Egyptian Landscape with a Distant View of the Pyramids

Egyptian Landscape with a Distant View of the Pyramids

David Roberts, Scottish, British, 1796-1864
Oil paint on canvas
Gift of the Berger Collection Educational Trust

David Roberts 
British, 1796–1864
Egyptian Landscape with a Distant View of the Pyramids, 1862 
Oil paint on canvas
Signed and dated at lower left, David Roberts R.A. 1862; inscribed by the artist on reverse, To Dr. Henry Bench Jones / With the Artists [sic] Best / Wishes / July 14th, 1862.
Gift of the Berger Collection Educational Trust, 2018.24

This object is currently on view
image height: 15 in, 38.1000 cm; image width: 24 in, 60.9600 cm; frame height: 19 3/4 in, 50.1650 cm; frame width: 28 11/16 in, 72.8663 cm; frame depth: 2 1/2 in, 6.3500 cm
European and American Art Before 1900
European Painting and Sculpture before 1900

In the 1830s, David Roberts was one of the first British artists to make a comprehensive study of Egypt. Back in London, his topographically accurate pictures sold well to a fascinated public. Later in his life Roberts gave rein to his imagination, as in this picture, combining the pyramids at Giza with the half-buried Temple of Edfu in the foreground—their actual locations nearly 500 miles apart.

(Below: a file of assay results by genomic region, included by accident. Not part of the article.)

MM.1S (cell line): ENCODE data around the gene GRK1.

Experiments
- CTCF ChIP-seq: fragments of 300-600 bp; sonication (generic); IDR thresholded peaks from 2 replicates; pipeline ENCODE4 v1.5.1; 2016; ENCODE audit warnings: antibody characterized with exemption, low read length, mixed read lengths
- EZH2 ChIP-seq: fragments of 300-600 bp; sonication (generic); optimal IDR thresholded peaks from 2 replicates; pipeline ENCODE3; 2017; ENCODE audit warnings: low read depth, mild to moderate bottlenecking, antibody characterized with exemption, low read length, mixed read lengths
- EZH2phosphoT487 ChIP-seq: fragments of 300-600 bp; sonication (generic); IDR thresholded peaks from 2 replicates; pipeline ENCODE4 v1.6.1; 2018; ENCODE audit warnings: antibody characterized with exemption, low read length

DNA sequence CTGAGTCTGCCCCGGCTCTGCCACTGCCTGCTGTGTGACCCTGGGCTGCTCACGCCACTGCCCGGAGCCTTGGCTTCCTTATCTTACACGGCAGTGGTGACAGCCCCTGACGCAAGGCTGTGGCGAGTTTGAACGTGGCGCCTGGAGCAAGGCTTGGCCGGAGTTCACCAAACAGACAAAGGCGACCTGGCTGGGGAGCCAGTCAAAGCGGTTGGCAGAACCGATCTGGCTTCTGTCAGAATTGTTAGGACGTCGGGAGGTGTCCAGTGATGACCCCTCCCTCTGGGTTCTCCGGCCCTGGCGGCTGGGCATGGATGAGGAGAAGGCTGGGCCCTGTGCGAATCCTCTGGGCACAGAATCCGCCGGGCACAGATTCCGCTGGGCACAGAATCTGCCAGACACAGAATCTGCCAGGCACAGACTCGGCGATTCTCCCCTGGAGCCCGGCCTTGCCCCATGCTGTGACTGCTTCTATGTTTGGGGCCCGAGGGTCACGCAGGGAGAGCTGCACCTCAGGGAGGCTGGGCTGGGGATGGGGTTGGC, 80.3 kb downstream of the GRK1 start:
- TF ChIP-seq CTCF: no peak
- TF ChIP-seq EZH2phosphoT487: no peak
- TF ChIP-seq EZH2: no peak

Known Provenance
Given by the artist to Dr. Henry Bence Jones; M. Kerkhoven; his sale, Christie's, London, December 4, 1959, lot 64; from which acquired by Ian Low; with Jeremy Maas Gallery, Lndon 1969; from which acquired by [Mr.?] Ross; sale, Sotheby's, London, April 12, 1995, lots 84; sale, Sotheby's, London, November 12, 1997, lot 112; from which acquired by William M. B. Berger and Bernadette Johnson Berger, Denver; Berger Collection Educational Trust; gifted to the Denver Art Museum, 2018. Provenance research is on-going at the Denver Art Museum and we will post information as it becomes available. Please e-mail, if you have questions, or if you have additional information to share with us.
Exhibition History
  • “Treasures from the Berger Collection: British Paintings 1400-2000” — Denver Art Museum, 10/2/2014 – 9/9/2018